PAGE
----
How I Would Address Common Financial Questions for My Own Parents

About once a month or so, a client across the table from me will ask some variation of the question: “Well, what would you do for your parents in this situation?

Note that this is way different than asking, “What would you do personally in this situation?” 

Why? Because we are all willing to take on more risk for ourselves. We are willing to “roll the dice” a little knowing that the risk can lead to temporary discomfort, but potentially enhance long-term success. We are MUCH less likely to extend that discomfort to our parents. Typically, we want to do what is “safe” – what is proven, prudent, and dependable.  

And I ask myself this question frequently. Is this what I would recommend for my own parents, financially? 

To give you a closer look inside my head… Here’s what we’ll do.


Let’s Look Into Common Financial Questions & How I’d Address Them For My OWN Parents: 

  1. Should I Claim Social Security? 
  2. How Many Stocks Should I Have? 
  3. How Much Money Can I Take From My Portfolio Each Year? 
  4. Can I Retire Now? 


1. Should I Claim Social Security?:

I generally like waiting to claim social security until full retirement age. Especially if you still have earned income.

However, if you retire early and find that you must take large portfolio-withdrawals to fund your living expenses, it can be worth claiming earlier in order to relieve the stress on the portfolio. We can talk numbers all day, but in the end… a). I don’t know what is going to happen with your investments and b.) I don’t know how long you’re going to live…

With that being said, you really just have to do what makes you most comfortable.

It’s a game of peace of mind –  not a game of numbers. 


2. What Should My Asset Allocation Be? Or… How Many Stocks Should I Have?:

Back in the “old days” an average allocation for a retiree was 60/40. Today, I see a lot more retirees’ portfolios closer to 70/30. Why? Bonds had been providing minimal return the last decade (well… until now). So, for many of my clients who have risk tolerance and need the return to succeed, I really like a 70/30 portfolio. Now, I know you, mom and dad. You are fairly conservative folks. I would suggest a 60/40.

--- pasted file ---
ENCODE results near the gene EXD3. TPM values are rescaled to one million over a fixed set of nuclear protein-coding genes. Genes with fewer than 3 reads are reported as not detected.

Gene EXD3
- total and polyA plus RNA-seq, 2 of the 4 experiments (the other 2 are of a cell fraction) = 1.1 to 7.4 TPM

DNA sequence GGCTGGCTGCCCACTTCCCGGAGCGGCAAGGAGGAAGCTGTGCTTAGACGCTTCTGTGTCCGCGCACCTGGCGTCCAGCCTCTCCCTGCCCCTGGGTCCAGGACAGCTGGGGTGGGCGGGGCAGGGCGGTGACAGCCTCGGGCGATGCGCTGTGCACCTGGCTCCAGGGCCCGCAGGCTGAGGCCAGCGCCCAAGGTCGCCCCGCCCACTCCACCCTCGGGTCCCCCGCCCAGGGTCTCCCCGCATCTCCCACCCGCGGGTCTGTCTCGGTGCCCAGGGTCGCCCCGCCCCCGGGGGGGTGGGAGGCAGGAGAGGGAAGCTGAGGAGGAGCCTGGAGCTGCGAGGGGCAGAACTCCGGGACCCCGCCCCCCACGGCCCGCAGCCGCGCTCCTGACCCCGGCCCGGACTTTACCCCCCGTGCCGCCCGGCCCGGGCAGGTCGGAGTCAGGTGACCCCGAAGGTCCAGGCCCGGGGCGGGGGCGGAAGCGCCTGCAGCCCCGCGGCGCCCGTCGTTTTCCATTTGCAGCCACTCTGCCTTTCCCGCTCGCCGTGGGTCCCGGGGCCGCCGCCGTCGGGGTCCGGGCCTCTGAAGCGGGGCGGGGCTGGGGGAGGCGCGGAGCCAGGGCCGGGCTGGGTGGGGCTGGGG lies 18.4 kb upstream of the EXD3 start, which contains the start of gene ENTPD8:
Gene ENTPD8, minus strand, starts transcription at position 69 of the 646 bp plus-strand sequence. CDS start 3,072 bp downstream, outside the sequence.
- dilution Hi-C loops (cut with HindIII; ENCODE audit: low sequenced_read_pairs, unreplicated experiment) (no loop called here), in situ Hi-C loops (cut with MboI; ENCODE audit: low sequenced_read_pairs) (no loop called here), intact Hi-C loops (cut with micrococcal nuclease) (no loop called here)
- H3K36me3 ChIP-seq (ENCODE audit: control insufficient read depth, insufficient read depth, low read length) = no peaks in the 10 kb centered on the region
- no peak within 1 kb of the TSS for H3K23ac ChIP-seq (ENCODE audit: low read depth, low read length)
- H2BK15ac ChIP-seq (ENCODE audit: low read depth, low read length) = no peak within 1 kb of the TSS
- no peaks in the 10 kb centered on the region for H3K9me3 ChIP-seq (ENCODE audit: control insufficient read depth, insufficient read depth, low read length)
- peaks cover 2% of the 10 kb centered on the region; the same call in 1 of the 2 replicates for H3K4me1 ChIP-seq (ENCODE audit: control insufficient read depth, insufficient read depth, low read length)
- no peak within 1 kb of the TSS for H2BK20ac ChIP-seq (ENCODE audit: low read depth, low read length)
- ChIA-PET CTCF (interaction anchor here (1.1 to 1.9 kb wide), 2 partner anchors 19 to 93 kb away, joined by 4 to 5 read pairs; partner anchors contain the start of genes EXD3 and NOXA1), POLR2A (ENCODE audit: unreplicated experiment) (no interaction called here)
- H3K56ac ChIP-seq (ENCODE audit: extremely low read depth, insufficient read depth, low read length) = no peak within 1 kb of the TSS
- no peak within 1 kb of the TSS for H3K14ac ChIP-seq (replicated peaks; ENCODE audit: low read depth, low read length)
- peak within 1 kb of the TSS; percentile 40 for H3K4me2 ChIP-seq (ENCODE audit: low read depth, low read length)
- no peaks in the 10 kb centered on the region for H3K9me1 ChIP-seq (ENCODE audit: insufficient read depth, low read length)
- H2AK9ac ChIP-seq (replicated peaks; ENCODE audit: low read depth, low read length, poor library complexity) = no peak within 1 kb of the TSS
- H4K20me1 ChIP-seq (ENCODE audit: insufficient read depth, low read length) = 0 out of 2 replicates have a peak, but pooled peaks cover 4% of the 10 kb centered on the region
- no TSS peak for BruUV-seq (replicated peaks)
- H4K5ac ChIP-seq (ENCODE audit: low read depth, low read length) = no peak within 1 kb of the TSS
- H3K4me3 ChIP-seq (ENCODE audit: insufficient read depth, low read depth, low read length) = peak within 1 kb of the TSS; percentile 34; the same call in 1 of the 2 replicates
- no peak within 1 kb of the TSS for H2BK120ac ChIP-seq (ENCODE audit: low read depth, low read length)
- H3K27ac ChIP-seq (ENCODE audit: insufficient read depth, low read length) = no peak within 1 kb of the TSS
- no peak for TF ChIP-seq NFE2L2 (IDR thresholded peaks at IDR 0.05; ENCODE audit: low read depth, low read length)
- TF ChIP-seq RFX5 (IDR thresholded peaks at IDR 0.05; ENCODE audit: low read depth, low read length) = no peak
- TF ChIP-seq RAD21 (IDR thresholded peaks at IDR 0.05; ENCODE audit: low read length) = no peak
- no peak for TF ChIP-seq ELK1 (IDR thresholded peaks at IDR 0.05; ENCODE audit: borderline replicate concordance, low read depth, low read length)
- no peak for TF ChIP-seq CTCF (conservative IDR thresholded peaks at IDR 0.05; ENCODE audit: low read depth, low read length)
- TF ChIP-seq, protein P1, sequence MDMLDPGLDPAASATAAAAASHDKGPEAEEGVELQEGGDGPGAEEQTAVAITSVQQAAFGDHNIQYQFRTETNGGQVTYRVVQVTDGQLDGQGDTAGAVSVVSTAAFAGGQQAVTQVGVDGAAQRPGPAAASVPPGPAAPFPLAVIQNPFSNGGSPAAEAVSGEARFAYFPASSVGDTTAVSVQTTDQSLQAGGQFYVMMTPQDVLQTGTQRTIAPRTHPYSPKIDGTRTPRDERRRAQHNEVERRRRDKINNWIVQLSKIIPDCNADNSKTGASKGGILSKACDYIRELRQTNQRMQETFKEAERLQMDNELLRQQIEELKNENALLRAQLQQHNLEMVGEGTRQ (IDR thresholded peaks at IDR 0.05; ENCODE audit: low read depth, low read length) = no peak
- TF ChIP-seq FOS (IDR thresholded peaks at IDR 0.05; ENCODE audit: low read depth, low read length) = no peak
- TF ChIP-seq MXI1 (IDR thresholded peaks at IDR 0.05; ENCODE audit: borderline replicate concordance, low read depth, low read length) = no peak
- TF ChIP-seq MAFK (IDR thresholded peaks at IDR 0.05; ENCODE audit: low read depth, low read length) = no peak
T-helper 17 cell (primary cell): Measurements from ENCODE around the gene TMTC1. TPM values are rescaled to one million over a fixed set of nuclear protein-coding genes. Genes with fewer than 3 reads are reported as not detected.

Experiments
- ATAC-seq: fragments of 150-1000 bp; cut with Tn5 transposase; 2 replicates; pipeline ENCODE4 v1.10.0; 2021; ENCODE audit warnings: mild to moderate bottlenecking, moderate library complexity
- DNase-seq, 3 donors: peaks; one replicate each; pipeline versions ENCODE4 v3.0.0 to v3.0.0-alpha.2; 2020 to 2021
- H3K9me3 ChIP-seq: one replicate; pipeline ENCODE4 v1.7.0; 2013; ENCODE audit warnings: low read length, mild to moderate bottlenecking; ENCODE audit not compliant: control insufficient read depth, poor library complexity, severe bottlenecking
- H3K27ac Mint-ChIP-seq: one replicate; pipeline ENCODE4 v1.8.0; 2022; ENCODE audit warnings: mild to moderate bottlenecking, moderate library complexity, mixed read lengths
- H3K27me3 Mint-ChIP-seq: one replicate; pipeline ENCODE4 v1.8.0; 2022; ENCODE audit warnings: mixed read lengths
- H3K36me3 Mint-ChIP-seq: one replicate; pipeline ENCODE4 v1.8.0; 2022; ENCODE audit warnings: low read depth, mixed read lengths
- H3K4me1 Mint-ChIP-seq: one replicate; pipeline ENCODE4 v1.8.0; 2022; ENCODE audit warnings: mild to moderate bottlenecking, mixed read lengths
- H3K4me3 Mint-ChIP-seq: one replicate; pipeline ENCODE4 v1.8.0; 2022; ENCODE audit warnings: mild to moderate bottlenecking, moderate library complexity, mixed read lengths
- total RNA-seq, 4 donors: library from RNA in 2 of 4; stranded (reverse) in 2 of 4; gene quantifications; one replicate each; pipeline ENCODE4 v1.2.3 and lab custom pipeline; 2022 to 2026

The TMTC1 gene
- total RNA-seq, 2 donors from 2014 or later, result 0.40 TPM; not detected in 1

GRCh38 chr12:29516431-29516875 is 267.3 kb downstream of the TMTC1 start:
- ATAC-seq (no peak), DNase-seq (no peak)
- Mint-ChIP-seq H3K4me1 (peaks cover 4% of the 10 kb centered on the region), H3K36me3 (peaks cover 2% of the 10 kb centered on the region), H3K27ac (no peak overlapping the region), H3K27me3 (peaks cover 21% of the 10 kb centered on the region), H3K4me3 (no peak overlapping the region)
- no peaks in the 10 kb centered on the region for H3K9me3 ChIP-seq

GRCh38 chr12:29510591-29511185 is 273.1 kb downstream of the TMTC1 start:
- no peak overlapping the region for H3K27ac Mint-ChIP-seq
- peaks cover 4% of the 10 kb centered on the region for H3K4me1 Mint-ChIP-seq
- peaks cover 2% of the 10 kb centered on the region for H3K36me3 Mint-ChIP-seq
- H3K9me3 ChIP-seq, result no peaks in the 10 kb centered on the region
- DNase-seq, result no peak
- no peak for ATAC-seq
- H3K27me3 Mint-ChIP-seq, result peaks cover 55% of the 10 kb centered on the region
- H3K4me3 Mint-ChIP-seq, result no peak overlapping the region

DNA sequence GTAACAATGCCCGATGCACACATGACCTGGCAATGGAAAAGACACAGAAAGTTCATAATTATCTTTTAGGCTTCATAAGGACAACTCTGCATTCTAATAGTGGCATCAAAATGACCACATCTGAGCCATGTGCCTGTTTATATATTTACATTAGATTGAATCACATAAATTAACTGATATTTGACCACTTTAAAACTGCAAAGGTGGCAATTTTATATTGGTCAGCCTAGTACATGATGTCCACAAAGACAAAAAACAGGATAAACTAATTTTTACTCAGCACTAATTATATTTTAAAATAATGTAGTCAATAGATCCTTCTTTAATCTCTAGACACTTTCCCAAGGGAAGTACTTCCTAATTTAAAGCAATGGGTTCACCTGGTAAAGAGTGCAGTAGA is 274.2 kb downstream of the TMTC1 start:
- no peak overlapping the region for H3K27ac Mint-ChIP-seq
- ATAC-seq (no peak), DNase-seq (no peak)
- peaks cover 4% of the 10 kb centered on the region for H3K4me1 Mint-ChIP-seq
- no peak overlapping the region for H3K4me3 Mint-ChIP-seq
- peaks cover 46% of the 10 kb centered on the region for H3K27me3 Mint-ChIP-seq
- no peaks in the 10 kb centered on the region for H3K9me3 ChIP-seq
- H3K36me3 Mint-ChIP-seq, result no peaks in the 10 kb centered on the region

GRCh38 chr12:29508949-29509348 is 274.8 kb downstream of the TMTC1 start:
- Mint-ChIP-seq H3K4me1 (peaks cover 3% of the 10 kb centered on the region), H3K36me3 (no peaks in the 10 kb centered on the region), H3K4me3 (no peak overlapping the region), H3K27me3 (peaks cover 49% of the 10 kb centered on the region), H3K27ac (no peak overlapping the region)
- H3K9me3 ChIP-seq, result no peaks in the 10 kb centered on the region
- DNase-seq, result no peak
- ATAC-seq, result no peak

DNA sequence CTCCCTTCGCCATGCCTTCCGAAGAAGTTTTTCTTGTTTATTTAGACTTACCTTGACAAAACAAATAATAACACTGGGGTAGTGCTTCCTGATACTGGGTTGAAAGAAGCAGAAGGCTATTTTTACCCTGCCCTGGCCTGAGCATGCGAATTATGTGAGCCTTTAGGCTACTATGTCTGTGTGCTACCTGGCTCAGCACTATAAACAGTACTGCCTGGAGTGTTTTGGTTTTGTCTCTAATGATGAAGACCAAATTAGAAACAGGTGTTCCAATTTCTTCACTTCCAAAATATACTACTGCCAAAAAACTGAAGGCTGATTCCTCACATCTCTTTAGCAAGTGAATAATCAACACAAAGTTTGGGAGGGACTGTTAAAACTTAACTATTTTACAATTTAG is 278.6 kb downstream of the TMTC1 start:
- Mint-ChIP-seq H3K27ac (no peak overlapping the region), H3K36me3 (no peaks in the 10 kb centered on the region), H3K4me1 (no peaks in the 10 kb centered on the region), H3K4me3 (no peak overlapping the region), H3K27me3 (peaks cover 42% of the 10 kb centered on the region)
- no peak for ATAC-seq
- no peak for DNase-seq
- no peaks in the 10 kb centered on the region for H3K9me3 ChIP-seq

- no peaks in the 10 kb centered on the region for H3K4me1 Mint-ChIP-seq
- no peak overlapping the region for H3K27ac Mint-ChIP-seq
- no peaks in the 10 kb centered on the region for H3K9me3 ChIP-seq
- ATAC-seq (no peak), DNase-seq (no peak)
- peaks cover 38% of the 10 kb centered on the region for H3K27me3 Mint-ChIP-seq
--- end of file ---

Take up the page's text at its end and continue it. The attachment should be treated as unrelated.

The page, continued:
3. How Much Money Can I Take From My Portfolio Each Year?:

There is an old rule of thumb that with a balanced portfolio, you can safely draw 4% of your portfolio and then inflate that forward for 30 years. For my parents though, I want them to live a fulfilling life – one where they don’t have to penny pinch in retirement. Instead of 4%, I am comfortable pushing that up to 5%.  

If your parents had a $1,000,000 portfolio, 4% would mean they could withdrawal $40,000/year vs a 5% withdrawal of $50,000. Think about how much more your parents could do with that extra $10,000. Obviously, there is a tradeoff that they won’t have as much buffer at the end of their life and there would be a lesser “financial legacy.” Those are some of the reasons I do not recommend 5% to all my clients. It really depends on the family. 


4. Can I Retire Now?:

I look at the prior question. Can 4-5% of the portfolio plus fixed income from pensions and/or Social Security cover your expenses? Yes? Great. Do you have plenty of cash on hand outside of your portfolio to cover your first couple of big expenses like a car, roof, furnace, etc.? If so, awesome.  

But… You really shouldn’t retire until you know how you’re going to spend your time. An object in motion stays in motion, and we want our parents to stay in motion, don’t we? I have more thoughts here 


There are so many more financial questions I get that I would love to address another day. There are some questions that I answer differently from client to client because I know they are different people with very different needs. Thankfully, my clients really let me get to know them, which allows me to give more nuanced advice. So, while I will never get to know you like I do my own parents, know that it’s a sincere goal of mine to understand your needs as best as I possibly can, so I can give you the best answer I possibly can! 


Disclaimer: None of the previously stated are recommendations. Everyone’s financial situation is different – Speak to your advisor.